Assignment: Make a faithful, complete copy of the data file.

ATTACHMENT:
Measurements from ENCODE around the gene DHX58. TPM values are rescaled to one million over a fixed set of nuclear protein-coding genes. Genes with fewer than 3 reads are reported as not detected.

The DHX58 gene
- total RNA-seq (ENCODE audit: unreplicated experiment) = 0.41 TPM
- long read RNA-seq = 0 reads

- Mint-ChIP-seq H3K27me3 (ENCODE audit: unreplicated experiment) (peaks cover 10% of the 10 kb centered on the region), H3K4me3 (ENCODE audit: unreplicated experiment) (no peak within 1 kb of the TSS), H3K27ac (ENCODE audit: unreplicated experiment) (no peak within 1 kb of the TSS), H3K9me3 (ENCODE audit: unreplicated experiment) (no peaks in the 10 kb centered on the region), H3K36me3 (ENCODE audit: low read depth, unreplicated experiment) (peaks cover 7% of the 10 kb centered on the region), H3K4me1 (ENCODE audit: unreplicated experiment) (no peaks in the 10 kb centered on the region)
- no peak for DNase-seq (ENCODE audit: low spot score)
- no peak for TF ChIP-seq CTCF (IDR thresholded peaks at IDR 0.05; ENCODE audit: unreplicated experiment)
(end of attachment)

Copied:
Measurements from ENCODE around the gene DHX58. TPM values are rescaled to one million over a fixed set of nuclear protein-coding genes. Genes with fewer than 3 reads are reported as not detected.

The DHX58 gene
- total RNA-seq (ENCODE audit: unreplicated experiment) = 0.41 TPM
- long read RNA-seq = 0 reads

- Mint-ChIP-seq H3K27me3 (ENCODE audit: unreplicated experiment) (peaks cover 10% of the 10 kb centered on the region), H3K4me3 (ENCODE audit: unreplicated experiment) (no peak within 1 kb of the TSS), H3K27ac (ENCODE audit: unreplicated experiment) (no peak within 1 kb of the TSS), H3K9me3 (ENCODE audit: unreplicated experiment) (no peaks in the 10 kb centered on the region), H3K36me3 (ENCODE audit: low read depth, unreplicated experiment) (peaks cover 7% of the 10 kb centered on the region), H3K4me1 (ENCODE audit: unreplicated experiment) (no peaks in the 10 kb centered on the region)
- no peak for DNase-seq (ENCODE audit: low spot score)
- no peak for TF ChIP-seq CTCF (IDR thresholded peaks at IDR 0.05; ENCODE audit: unreplicated experiment)